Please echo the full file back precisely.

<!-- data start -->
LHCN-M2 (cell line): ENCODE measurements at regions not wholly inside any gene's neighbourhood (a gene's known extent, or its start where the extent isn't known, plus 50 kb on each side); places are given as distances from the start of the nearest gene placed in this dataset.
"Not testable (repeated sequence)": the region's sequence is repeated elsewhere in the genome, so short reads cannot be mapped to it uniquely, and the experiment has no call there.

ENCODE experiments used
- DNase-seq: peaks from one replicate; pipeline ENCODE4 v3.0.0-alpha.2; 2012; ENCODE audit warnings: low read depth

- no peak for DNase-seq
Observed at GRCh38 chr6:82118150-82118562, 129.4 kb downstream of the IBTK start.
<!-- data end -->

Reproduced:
LHCN-M2 (cell line): ENCODE measurements at regions not wholly inside any gene's neighbourhood (a gene's known extent, or its start where the extent isn't known, plus 50 kb on each side); places are given as distances from the start of the nearest gene placed in this dataset.
"Not testable (repeated sequence)": the region's sequence is repeated elsewhere in the genome, so short reads cannot be mapped to it uniquely, and the experiment has no call there.

ENCODE experiments used
- DNase-seq: peaks from one replicate; pipeline ENCODE4 v3.0.0-alpha.2; 2012; ENCODE audit warnings: low read depth

- no peak for DNase-seq
Observed at GRCh38 chr6:82118150-82118562, 129.4 kb downstream of the IBTK start.